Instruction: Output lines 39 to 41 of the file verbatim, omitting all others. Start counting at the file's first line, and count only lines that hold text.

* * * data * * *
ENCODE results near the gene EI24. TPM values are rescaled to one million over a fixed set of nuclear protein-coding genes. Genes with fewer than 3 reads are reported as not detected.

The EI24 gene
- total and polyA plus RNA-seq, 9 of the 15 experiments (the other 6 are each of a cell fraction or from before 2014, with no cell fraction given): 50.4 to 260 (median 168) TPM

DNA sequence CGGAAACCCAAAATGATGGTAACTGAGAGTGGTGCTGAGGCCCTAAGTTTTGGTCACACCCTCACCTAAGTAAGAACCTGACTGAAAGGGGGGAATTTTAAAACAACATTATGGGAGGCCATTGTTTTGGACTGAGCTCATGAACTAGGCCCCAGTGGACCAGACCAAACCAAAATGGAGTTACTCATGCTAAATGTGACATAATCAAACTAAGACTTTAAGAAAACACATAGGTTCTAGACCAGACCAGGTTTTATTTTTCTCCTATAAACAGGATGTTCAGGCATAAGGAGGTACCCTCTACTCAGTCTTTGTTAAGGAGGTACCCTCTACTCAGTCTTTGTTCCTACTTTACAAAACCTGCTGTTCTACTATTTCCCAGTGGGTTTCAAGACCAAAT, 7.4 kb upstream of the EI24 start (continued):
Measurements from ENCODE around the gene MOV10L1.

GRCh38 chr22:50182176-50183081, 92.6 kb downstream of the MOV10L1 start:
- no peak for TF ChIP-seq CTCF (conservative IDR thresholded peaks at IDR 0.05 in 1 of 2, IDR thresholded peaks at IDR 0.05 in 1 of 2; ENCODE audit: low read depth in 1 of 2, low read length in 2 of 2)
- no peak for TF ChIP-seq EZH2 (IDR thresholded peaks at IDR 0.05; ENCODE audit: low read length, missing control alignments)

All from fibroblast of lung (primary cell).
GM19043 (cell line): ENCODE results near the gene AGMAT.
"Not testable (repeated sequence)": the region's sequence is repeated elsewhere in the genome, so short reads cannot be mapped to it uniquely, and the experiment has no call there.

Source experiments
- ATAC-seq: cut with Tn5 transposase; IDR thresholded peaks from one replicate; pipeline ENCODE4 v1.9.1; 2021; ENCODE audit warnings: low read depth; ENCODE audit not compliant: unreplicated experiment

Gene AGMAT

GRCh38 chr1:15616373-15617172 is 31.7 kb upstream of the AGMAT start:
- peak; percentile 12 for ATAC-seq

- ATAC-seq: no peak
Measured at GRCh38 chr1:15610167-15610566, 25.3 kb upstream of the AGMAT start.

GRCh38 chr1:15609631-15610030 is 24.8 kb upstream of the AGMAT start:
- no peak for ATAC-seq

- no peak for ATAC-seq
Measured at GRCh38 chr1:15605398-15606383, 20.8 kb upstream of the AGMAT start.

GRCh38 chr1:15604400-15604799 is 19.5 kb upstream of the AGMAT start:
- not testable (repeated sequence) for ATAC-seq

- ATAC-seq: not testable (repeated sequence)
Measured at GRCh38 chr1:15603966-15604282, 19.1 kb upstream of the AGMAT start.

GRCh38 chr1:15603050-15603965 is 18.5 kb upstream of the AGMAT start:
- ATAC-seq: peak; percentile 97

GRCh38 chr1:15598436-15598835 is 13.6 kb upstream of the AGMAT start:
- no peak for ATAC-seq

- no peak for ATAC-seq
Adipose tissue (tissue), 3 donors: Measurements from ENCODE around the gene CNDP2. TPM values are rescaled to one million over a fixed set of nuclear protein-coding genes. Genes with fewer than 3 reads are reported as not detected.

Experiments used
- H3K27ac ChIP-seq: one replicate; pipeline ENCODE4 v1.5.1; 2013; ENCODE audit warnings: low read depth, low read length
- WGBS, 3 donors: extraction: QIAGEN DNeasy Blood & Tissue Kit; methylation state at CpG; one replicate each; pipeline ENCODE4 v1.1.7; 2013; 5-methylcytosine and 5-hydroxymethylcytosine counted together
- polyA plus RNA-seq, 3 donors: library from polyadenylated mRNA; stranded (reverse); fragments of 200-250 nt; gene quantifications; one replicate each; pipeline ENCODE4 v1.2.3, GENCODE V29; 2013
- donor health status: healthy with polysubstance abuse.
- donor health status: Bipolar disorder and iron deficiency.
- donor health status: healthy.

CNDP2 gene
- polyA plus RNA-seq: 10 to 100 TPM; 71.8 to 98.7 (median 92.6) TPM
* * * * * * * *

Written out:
- donor health status: healthy.

CNDP2 gene
- polyA plus RNA-seq: 10 to 100 TPM; 71.8 to 98.7 (median 92.6) TPM